PERTH, Dec 19 (Reuters) - Asian spot LNG prices fell back to the high $18 per million British thermal units (mmBtu) this week in thin trade as buyers in Asia wrapped up winter buying.
Asian LNG prices fell to around $18.75 per mmBtu during the past week, market sources said.
Prices are now expected to continue lower, with prices for the end of the first quarter next year seen in the $16 per mmBtu level.
Japan, the world’s largest importer of LNG, imported 8.3 percent more LNG in November compared with the previous year, according to customs data, as it continues to struggle to make up for shut nuclear reactors.
The country is currently operating without nuclear power after the September shut down of its last two operating nuclear reactors in the wake of the Fukushima crisis. It is only the second time since the 1970s that Japan, which normally gets around a third of its power from nuclear reactors, has been without nuclear power.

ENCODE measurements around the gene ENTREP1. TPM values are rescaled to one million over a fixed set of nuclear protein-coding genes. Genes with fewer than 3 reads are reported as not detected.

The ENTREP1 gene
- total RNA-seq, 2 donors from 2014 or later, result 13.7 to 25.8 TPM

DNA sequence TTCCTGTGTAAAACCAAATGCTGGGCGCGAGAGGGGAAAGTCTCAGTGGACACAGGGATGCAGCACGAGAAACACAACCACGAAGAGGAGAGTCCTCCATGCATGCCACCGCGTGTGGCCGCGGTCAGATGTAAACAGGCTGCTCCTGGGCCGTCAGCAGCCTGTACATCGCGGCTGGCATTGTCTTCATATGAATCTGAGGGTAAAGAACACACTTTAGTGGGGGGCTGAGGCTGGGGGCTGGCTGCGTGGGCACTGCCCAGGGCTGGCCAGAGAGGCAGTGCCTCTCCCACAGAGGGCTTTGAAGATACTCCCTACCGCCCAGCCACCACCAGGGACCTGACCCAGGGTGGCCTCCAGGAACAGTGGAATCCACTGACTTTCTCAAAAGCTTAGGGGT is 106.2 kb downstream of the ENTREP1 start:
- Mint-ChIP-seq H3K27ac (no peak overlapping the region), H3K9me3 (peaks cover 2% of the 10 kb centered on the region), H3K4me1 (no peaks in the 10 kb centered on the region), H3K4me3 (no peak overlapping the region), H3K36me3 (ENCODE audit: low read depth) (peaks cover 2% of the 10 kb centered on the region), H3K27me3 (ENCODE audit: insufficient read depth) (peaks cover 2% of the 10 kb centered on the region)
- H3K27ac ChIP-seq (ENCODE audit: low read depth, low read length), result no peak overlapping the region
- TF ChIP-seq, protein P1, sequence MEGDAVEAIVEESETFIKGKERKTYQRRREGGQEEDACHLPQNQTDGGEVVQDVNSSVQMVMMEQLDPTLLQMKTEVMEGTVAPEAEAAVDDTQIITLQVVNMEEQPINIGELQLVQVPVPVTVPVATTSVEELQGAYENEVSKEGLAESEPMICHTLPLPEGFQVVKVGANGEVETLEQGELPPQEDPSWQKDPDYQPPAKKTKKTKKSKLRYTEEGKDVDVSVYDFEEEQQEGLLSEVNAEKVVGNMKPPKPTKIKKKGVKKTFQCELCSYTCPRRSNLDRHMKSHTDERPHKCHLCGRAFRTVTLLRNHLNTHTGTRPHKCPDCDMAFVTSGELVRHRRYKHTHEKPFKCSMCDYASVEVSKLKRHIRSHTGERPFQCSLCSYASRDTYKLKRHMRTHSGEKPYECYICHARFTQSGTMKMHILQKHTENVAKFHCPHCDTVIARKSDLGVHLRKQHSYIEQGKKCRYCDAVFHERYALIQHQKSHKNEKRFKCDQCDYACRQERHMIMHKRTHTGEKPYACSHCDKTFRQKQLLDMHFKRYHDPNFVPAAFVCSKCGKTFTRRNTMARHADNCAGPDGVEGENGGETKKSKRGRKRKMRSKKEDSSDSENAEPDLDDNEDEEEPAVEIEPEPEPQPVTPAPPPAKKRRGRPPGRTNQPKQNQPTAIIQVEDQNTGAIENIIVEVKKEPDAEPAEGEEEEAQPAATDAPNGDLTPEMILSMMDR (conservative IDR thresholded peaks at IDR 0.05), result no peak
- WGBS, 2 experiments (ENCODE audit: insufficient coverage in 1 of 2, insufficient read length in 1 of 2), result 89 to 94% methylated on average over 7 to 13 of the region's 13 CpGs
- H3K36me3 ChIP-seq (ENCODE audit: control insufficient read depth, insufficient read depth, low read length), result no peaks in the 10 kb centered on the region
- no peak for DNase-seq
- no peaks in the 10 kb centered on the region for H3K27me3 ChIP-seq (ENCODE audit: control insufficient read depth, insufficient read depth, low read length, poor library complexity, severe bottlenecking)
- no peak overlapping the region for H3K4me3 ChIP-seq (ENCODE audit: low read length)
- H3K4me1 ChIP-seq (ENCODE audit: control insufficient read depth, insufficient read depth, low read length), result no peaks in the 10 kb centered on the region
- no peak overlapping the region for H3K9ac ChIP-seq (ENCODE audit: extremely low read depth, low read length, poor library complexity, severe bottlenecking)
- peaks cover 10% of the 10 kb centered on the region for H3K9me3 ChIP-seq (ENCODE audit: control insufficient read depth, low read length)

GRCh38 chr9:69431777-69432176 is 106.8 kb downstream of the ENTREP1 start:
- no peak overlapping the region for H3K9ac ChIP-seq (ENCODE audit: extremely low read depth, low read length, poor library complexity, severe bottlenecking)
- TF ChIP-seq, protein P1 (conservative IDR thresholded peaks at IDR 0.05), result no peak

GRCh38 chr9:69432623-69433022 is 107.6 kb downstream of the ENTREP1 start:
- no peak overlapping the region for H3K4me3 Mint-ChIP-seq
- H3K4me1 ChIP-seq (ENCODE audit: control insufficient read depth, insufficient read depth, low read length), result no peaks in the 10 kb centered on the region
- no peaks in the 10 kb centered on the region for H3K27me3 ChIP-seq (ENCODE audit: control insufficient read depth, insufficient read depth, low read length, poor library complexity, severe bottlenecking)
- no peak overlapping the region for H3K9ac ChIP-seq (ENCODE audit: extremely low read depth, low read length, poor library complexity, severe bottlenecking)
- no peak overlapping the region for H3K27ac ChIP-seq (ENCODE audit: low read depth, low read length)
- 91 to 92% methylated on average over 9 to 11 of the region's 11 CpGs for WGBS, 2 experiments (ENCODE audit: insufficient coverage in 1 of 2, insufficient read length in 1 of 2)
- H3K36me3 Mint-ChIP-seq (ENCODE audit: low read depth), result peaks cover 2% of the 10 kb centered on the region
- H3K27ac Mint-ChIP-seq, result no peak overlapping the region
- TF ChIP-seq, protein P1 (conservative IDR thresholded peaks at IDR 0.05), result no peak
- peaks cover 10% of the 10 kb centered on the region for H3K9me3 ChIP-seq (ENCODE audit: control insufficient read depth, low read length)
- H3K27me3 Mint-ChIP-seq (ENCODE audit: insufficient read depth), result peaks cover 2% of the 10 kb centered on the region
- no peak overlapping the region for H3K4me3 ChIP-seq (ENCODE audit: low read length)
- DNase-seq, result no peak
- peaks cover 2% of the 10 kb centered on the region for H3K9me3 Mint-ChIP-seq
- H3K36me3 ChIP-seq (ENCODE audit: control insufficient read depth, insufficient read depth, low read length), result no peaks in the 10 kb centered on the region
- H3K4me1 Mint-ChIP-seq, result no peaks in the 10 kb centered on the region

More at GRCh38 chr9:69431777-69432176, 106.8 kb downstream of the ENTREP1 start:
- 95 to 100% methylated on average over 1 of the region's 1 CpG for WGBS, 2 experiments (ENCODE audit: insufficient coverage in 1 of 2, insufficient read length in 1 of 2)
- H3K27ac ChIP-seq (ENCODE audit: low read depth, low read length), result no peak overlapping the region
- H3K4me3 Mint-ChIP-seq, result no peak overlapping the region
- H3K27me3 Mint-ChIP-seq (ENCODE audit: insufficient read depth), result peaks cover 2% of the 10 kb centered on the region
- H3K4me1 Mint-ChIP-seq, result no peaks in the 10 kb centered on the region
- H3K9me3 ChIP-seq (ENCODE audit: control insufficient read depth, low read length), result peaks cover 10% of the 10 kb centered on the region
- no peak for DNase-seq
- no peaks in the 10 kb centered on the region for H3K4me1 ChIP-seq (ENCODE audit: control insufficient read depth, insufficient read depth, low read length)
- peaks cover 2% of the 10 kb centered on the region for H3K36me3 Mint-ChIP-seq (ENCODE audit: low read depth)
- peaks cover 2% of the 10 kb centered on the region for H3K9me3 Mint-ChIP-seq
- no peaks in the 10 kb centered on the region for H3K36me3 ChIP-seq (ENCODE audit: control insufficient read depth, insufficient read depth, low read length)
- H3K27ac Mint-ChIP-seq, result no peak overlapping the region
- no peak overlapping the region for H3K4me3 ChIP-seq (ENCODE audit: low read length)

South Korea’s LNG imports rose 9.7 percent from year-ago levels in November as the world’s second largest importer of LNG uses the fuel to compensate for nuclear reactors shut due to a safety scandal.
Six of South Korea’s 23 nuclear reactors are currently offline, and the timing of their restarts is still unclear.
In Europe, cold weather forced Turkey to snap up two LNG cargoes this week, adding to five it has already ordered from Qatar.
On the supply side, BG Group said its Queensland Curtis Island coal seam gas to LNG plant in Australia was on track to start selling LNG next year after it delivered gas to a liquefaction terminal for the first time.
The plant is one of just two LNG plants that is due to come online in Asia Pacific 2014, with Exxon’s PNG LNG being the other.
Global LNG exports in 2013 are set to exceed the 238.4 million tonnes seen last year as increased exports from Qatar, Yemen, Malaysia, and Pluto LNG offset declined in Nigeria and Egypt, according to Waterborne LNG analysts.